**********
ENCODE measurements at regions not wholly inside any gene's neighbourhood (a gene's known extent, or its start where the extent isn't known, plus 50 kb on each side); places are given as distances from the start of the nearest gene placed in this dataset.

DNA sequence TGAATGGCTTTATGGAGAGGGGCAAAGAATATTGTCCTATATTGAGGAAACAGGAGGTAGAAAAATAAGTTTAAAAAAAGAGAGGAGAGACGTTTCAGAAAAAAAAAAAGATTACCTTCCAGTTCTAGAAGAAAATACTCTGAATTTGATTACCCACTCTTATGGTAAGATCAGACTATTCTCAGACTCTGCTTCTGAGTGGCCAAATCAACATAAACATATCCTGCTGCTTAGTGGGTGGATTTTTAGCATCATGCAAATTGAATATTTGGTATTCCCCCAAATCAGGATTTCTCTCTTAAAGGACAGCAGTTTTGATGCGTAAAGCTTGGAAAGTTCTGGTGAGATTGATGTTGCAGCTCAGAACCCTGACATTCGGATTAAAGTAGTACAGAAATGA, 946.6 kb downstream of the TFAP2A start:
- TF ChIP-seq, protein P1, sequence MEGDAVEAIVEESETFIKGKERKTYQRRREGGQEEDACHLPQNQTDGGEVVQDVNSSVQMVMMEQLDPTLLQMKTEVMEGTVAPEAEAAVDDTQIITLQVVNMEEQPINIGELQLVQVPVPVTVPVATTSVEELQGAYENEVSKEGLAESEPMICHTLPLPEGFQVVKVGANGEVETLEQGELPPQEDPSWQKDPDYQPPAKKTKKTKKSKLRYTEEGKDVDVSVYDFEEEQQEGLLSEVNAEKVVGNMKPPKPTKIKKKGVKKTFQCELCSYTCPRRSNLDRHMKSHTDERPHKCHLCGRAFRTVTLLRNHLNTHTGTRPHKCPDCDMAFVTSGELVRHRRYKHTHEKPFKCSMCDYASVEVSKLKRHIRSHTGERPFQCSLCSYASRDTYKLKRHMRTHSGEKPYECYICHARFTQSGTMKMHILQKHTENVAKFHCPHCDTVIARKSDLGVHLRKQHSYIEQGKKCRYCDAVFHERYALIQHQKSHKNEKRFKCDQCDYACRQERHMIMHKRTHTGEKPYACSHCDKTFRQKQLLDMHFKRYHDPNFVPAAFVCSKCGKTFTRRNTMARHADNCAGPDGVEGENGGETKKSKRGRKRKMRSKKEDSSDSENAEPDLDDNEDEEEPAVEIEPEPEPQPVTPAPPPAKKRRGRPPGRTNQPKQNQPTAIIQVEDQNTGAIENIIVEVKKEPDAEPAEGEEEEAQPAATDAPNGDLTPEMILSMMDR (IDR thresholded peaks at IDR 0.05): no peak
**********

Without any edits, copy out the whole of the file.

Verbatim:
ENCODE measurements at regions not wholly inside any gene's neighbourhood (a gene's known extent, or its start where the extent isn't known, plus 50 kb on each side); places are given as distances from the start of the nearest gene placed in this dataset.

DNA sequence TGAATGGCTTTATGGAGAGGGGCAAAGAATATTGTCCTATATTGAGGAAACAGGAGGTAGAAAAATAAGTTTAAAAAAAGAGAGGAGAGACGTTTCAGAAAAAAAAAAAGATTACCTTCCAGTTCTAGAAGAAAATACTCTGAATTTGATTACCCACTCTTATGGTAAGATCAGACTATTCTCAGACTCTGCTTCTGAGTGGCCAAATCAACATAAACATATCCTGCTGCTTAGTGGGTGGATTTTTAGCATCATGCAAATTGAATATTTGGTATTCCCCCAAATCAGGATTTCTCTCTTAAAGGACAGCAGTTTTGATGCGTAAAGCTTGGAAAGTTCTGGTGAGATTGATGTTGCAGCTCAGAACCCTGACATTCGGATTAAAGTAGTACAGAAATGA, 946.6 kb downstream of the TFAP2A start:
- TF ChIP-seq, protein P1, sequence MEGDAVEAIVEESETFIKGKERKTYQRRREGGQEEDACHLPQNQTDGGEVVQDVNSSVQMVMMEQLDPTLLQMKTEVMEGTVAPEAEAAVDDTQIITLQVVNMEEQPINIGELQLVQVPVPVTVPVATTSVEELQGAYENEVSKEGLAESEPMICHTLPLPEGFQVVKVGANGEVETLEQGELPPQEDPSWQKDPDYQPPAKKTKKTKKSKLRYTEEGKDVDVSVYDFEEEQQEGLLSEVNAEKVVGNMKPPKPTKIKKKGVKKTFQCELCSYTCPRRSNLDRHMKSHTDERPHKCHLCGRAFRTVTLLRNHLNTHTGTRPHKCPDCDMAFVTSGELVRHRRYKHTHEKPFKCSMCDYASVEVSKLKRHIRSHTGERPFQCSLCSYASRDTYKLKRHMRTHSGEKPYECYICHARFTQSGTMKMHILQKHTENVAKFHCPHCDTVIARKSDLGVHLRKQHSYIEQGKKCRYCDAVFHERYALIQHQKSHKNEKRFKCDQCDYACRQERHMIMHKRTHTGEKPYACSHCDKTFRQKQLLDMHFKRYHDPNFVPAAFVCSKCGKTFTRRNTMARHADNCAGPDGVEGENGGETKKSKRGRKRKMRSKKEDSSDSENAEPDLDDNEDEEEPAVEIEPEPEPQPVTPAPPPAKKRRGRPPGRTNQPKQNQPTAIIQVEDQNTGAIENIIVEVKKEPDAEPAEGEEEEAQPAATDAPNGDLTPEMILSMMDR (IDR thresholded peaks at IDR 0.05): no peak